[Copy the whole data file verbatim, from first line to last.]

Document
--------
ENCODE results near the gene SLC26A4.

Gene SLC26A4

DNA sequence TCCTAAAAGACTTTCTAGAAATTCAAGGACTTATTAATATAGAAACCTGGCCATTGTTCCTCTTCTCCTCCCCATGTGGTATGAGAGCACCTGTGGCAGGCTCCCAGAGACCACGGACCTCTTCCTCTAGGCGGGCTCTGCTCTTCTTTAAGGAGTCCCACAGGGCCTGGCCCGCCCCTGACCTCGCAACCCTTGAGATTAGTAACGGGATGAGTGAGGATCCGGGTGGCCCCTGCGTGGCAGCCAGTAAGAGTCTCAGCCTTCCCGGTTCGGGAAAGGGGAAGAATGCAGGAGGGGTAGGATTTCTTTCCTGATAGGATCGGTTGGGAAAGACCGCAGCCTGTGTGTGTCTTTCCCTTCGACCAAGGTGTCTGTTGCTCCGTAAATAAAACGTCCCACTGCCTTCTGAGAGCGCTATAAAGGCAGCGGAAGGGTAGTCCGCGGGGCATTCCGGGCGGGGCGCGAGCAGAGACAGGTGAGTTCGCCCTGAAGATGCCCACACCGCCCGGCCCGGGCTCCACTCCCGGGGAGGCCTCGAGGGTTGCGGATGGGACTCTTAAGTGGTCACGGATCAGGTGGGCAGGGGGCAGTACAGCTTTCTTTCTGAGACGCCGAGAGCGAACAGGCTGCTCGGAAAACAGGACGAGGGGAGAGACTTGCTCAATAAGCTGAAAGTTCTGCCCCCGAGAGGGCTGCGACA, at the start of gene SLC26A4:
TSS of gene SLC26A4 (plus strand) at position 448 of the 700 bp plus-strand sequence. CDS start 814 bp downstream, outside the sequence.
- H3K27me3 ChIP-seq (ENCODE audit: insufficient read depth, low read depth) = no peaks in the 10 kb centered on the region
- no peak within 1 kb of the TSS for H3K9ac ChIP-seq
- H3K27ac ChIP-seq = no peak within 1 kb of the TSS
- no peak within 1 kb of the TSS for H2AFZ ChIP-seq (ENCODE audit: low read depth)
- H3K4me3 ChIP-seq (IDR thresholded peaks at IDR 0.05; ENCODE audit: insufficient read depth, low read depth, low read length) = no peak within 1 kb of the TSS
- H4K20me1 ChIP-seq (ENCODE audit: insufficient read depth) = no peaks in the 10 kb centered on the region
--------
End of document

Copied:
ENCODE results near the gene SLC26A4.

Gene SLC26A4

DNA sequence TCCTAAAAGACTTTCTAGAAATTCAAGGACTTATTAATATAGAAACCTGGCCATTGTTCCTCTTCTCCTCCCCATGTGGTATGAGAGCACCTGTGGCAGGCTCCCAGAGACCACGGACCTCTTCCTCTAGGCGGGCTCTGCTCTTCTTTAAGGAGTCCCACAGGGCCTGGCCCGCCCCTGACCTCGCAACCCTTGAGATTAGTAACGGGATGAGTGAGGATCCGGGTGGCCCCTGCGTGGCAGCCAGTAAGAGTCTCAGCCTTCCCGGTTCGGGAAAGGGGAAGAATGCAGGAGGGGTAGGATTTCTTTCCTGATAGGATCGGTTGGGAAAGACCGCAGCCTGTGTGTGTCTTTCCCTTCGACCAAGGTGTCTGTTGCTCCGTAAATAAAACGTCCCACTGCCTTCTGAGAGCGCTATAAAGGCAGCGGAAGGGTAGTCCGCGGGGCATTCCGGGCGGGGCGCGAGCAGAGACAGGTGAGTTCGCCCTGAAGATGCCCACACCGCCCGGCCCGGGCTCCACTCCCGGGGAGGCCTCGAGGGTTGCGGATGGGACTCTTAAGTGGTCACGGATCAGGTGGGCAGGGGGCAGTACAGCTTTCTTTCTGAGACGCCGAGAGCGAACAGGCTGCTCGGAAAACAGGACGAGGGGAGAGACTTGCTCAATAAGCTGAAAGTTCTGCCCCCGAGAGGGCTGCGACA, at the start of gene SLC26A4:
TSS of gene SLC26A4 (plus strand) at position 448 of the 700 bp plus-strand sequence. CDS start 814 bp downstream, outside the sequence.
- H3K27me3 ChIP-seq (ENCODE audit: insufficient read depth, low read depth) = no peaks in the 10 kb centered on the region
- no peak within 1 kb of the TSS for H3K9ac ChIP-seq
- H3K27ac ChIP-seq = no peak within 1 kb of the TSS
- no peak within 1 kb of the TSS for H2AFZ ChIP-seq (ENCODE audit: low read depth)
- H3K4me3 ChIP-seq (IDR thresholded peaks at IDR 0.05; ENCODE audit: insufficient read depth, low read depth, low read length) = no peak within 1 kb of the TSS
- H4K20me1 ChIP-seq (ENCODE audit: insufficient read depth) = no peaks in the 10 kb centered on the region